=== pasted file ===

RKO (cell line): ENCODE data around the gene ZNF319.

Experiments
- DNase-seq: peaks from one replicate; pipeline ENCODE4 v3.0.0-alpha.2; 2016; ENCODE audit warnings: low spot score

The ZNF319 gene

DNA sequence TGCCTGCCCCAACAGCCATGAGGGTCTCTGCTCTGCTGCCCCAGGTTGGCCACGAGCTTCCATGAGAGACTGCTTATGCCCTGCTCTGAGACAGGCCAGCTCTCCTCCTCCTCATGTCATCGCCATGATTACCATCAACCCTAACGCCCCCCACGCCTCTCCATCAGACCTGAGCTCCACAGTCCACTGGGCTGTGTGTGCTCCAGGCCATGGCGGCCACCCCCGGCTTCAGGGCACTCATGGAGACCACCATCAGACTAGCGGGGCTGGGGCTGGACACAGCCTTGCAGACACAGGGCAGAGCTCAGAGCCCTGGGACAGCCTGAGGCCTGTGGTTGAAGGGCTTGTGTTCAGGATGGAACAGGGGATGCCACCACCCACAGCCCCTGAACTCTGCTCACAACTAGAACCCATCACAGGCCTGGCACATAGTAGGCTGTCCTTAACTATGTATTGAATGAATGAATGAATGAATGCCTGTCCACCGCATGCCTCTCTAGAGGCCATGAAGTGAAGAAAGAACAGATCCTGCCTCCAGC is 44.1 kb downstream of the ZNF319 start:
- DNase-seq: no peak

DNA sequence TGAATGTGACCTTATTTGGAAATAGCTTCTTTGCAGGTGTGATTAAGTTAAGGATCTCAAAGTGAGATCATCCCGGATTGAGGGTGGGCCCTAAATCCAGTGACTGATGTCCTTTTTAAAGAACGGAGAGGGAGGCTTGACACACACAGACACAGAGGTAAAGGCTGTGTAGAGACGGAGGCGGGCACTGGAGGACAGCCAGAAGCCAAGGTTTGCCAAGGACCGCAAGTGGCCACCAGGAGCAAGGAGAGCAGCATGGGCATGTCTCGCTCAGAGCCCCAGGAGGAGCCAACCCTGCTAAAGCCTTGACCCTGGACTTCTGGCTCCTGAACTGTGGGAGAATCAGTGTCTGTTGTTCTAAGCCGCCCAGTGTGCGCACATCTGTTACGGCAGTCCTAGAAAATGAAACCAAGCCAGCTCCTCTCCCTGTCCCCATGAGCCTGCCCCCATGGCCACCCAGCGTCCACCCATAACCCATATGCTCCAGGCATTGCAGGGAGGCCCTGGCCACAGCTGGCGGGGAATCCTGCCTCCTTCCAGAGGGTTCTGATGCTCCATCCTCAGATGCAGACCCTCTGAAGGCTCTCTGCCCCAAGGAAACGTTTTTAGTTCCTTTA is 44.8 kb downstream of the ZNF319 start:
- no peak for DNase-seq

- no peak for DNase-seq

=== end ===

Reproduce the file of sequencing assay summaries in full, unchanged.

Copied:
RKO (cell line): ENCODE data around the gene ZNF319.

Experiments
- DNase-seq: peaks from one replicate; pipeline ENCODE4 v3.0.0-alpha.2; 2016; ENCODE audit warnings: low spot score

The ZNF319 gene

DNA sequence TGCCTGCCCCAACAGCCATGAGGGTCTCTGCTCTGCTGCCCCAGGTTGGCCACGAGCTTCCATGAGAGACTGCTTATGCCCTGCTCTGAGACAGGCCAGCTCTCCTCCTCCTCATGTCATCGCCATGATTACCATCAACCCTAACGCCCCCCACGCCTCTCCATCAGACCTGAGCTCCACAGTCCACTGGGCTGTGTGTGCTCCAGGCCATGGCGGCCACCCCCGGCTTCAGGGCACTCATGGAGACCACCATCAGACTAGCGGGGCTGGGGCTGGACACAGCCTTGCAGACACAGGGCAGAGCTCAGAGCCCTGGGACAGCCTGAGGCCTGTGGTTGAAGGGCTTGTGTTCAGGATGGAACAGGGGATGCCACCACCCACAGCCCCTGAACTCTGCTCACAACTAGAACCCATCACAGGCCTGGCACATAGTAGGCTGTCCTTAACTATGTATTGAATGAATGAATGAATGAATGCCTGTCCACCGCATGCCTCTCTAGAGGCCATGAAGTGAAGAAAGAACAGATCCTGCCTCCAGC is 44.1 kb downstream of the ZNF319 start:
- DNase-seq: no peak

DNA sequence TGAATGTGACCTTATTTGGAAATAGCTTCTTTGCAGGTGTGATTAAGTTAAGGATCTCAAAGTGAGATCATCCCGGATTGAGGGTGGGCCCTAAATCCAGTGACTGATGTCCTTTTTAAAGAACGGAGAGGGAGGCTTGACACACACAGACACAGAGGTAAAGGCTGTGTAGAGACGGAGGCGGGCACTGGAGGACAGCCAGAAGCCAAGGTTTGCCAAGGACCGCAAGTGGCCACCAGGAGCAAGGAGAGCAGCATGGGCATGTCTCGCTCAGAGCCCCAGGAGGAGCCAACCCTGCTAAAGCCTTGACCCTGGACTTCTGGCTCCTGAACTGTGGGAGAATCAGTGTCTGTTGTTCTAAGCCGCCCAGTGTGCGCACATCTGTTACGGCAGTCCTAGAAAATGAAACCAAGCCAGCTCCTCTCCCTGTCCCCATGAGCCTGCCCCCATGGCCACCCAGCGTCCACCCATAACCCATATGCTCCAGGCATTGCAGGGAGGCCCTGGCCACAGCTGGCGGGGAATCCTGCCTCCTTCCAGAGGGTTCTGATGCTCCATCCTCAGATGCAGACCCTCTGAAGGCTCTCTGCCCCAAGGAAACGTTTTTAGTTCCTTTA is 44.8 kb downstream of the ZNF319 start:
- no peak for DNase-seq

- no peak for DNase-seq